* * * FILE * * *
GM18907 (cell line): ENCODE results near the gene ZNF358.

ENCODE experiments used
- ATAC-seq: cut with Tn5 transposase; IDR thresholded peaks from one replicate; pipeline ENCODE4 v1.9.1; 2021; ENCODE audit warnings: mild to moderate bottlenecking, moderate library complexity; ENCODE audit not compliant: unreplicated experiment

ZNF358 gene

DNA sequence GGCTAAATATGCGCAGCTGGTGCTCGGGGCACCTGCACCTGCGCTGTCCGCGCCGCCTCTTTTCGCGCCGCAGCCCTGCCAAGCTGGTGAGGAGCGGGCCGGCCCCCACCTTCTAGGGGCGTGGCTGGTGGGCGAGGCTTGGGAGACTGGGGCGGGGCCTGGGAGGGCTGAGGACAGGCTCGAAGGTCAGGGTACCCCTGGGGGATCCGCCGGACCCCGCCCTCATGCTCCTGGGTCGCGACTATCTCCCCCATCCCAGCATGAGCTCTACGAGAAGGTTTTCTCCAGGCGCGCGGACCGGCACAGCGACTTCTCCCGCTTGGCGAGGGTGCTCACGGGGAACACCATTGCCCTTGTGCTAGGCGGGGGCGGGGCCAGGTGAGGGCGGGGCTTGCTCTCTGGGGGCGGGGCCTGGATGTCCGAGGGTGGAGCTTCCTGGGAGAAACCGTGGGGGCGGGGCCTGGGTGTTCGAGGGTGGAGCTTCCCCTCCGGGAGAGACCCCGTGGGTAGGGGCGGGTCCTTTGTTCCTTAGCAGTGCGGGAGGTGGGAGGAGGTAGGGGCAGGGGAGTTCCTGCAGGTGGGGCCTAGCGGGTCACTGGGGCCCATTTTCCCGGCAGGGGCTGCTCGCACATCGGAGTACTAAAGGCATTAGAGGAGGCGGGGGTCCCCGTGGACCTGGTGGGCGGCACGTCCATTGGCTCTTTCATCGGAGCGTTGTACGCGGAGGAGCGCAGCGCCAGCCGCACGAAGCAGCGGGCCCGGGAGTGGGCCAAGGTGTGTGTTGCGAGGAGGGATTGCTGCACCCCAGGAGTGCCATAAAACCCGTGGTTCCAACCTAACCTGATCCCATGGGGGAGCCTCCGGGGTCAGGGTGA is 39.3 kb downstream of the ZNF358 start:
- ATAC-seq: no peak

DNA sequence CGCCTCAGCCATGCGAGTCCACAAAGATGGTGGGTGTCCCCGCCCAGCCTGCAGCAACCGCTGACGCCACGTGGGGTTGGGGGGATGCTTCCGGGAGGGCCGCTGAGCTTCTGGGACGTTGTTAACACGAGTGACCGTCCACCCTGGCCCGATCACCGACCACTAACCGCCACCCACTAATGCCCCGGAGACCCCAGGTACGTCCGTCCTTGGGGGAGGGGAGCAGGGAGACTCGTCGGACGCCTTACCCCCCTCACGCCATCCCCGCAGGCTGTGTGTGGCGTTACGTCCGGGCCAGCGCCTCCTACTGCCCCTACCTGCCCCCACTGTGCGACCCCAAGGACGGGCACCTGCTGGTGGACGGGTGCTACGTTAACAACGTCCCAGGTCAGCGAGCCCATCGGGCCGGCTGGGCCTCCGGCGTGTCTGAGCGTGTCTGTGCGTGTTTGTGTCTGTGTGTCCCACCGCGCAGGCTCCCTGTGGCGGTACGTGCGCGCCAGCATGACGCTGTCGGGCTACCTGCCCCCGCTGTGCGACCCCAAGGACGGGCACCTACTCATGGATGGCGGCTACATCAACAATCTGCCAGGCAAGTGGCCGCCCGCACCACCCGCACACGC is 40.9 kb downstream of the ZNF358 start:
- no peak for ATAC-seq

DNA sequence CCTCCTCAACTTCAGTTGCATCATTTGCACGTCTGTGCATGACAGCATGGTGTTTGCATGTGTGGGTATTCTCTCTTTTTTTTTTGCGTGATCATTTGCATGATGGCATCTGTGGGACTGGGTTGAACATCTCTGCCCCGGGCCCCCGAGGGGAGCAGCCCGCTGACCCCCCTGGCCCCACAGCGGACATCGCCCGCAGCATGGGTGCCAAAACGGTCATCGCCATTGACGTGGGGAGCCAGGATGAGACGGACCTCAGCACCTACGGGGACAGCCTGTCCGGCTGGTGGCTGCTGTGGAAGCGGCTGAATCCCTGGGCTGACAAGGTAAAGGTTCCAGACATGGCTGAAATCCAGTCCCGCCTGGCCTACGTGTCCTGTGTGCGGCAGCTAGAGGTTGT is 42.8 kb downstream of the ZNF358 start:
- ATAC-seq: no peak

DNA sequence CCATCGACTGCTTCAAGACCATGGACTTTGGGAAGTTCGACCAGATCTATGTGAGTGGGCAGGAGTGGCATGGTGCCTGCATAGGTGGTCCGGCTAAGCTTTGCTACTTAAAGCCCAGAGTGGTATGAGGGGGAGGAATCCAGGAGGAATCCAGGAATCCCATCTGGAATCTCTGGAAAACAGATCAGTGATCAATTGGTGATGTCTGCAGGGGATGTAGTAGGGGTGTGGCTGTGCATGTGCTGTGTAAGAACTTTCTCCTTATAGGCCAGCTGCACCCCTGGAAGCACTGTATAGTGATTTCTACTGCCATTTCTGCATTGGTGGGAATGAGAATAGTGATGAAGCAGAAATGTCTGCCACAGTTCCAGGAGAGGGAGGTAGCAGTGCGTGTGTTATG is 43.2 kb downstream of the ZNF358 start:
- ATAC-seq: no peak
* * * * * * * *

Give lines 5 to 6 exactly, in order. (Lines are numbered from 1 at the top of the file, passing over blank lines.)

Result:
DNA sequence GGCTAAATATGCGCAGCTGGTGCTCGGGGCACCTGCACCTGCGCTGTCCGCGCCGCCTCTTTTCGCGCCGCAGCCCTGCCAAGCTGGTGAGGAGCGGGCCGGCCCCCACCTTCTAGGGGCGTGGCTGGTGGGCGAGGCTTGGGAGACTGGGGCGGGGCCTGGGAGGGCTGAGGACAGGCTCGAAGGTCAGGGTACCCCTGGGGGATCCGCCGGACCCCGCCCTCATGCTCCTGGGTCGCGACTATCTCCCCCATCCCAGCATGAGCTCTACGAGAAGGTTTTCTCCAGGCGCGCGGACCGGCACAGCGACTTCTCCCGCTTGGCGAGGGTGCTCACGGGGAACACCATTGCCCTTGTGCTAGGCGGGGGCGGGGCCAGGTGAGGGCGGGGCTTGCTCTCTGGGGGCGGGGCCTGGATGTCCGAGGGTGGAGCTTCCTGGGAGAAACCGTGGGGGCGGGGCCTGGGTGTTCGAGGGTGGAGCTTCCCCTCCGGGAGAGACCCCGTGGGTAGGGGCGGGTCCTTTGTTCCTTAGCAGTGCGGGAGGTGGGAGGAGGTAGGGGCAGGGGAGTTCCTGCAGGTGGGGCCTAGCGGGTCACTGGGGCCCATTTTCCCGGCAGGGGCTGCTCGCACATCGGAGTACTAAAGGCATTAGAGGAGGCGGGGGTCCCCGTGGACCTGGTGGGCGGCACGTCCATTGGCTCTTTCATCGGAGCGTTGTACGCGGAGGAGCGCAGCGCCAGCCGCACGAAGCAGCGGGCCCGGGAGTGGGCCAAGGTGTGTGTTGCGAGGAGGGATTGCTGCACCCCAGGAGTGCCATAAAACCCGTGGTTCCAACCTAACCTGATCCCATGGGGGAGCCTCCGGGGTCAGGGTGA is 39.3 kb downstream of the ZNF358 start:
- ATAC-seq: no peak